March 24 2017
Start using more Montmorency tart cherries – either juice, concentrate, dried, or frozen – so you can get more out of your workout.
This article originally appeared on Competitor.com
Adapted with permission of VeloPress from Feed Zone Table by chef Biju Thomas and Dr. Allen Lim.
Though many of us intuitively feel that family meals are beneficial, there is also clear scientific evidence that children who eat more frequently with their families are physically and psychologically better off.
First and foremost, family meals improve the diet quality and long-term eating habits of children.
Specifically, kids who eat more frequently with their families gravitate toward healthier foods such as fruits and vegetables and tend to stay away from unhealthy foods such as soft drinks and fast food. As a result, their intake of fiber is higher, as is their intake of important vitamins and minerals. It’s an effect that seems to last well into adulthood, as kids who eat more frequently with their families end up continuing their healthy food choices and eating habits, including cooking at home and eating with others as adults. Of note, children who eat the same foods as their parents also have better diets and enjoy their food more. Based on this fact, parents don’t need to give in to the pressure to let picky children demand a separate meal or dictate the entire meal.
Beyond improving diet, higher family meal frequency may also stem obesity patterns in children. Some data shows that the odds of being obese are greater in kids who eat less frequently with their families. But for kids who aren’t already overweight or obese, the chances of becoming obese don’t seem to be related to family meal frequency. Finally, there is also data that does not describe a relationship between weight and family meal frequency, highlighting the fact that childhood obesity is a complex multifactorial problem but not diminishing the idea that family meals can be an important part of the overall solution.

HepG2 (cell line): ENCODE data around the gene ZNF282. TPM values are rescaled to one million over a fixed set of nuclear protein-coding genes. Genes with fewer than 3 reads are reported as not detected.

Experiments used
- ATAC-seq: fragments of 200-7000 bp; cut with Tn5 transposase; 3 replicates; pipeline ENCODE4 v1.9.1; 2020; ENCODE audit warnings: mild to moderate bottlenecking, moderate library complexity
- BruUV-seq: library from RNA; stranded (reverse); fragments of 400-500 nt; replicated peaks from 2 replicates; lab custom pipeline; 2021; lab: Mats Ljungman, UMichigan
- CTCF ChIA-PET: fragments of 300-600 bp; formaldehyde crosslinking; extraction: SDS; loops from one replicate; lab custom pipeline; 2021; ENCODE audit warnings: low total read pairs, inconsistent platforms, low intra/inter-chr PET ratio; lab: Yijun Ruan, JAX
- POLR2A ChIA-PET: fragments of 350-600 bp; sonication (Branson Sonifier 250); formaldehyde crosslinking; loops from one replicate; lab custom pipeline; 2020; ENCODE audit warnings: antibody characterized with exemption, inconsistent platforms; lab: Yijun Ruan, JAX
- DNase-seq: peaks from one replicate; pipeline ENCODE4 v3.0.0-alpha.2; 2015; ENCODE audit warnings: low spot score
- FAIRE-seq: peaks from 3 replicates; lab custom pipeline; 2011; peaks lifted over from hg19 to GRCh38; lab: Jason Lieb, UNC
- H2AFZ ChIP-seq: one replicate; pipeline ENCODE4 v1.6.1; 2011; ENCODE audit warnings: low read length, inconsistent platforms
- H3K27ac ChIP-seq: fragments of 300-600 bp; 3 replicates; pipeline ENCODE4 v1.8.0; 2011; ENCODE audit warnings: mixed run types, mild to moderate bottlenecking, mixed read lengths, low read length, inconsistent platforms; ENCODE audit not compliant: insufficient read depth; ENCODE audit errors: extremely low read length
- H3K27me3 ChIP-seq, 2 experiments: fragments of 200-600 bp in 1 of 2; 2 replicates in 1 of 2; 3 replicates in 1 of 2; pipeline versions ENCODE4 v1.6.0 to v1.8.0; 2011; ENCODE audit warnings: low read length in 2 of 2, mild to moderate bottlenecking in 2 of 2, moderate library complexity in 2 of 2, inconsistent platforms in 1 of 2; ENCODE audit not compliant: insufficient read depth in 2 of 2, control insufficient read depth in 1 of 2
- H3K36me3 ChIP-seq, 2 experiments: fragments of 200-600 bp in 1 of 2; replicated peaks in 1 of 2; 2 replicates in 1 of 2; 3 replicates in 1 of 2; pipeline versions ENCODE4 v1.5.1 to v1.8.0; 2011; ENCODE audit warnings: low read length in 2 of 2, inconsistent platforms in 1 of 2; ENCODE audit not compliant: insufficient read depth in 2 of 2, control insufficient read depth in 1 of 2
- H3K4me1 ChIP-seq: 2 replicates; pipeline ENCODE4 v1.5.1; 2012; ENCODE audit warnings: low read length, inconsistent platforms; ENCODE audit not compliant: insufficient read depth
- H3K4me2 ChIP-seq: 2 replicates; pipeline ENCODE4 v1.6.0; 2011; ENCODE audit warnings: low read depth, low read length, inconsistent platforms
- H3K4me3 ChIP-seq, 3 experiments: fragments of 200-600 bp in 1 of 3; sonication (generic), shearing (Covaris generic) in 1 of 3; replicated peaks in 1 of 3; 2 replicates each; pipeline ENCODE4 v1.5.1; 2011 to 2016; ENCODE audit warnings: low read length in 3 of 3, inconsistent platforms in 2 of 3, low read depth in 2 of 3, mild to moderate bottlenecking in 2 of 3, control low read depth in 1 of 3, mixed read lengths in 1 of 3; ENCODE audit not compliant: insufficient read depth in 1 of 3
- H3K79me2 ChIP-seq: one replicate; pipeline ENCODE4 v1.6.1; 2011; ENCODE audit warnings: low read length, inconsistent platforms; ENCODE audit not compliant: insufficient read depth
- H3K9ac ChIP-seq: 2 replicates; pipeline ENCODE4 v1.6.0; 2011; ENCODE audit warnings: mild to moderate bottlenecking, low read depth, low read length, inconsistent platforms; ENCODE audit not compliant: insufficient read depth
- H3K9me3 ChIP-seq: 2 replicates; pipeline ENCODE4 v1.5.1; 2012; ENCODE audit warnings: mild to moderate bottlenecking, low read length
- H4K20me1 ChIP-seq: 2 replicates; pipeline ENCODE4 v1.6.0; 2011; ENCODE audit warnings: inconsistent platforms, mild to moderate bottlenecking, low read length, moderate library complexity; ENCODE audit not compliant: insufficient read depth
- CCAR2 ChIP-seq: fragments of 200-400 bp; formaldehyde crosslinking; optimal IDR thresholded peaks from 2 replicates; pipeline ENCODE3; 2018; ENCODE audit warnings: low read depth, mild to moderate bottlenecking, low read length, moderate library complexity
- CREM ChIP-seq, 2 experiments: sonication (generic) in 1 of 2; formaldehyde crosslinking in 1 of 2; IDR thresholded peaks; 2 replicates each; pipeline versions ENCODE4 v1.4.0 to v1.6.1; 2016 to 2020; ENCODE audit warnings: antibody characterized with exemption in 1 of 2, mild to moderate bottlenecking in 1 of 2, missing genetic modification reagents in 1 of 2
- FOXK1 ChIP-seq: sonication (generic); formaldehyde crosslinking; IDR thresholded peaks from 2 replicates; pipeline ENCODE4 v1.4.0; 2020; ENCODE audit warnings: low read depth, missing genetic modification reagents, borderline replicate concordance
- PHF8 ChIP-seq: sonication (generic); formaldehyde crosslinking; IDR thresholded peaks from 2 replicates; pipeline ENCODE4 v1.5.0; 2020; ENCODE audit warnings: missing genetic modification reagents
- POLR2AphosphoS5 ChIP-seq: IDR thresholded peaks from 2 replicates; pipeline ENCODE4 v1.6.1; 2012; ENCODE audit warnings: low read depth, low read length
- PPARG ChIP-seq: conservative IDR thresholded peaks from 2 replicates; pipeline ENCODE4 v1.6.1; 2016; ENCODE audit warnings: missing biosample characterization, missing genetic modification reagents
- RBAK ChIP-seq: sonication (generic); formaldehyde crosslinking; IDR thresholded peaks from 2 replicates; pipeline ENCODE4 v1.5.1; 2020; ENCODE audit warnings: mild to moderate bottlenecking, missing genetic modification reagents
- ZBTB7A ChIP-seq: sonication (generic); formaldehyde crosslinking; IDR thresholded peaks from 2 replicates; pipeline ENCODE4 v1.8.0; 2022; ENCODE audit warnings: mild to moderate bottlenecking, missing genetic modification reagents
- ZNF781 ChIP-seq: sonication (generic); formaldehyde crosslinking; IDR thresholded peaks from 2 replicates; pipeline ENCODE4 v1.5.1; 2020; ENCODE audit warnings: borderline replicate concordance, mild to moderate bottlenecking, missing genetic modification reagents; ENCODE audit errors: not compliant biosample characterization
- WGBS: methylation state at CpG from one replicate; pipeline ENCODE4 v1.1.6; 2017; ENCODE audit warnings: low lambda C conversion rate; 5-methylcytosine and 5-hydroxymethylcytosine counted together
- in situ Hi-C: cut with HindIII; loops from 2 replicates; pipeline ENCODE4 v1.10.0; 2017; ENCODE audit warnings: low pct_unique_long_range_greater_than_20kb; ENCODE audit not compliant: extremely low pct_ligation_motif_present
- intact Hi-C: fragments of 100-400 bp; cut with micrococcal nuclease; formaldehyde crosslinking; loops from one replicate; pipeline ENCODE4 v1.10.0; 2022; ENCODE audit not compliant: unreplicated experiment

The most striking benefit of family meals, however, is not just physical—it’s psychological. Kids who eat more frequently with their families have lower rates of eating disorders such as binge eating, purging, or anorexia. They exhibit less high-risk behavior, including substance abuse, violent acts, sexual promiscuity, and disciplinary problems at school. High family meal frequency is also related to improved self-esteem and academic performance. Frequent family meals are also associated with lower rates of depression and suicidal thoughts. Interestingly, the positive effect of family meals seems to be greater in girls than in boys, especially for factors such as disordered eating.
Much of this psychosocial benefit may be explained by the simple fact that family meals improve communication between parents and their children. Essentially, family meals give parents an opportunity to actually parent. In fact, it is thought that eating with our children is the basis for how we teach them basic social skills, ethics, language, and culture. For example, at only 12 months of age, young babies point at objects at the dinner table, not only because they want something but also because they want to share an experience. Not only do babies want to share food, they want to share emotions and a sense of belonging. From the very start of human life, eating together is essential to figuring out our basic relationship to others and the world.
Complete footnotes and references for studies cited above are available in the print edition of Feed Zone Table.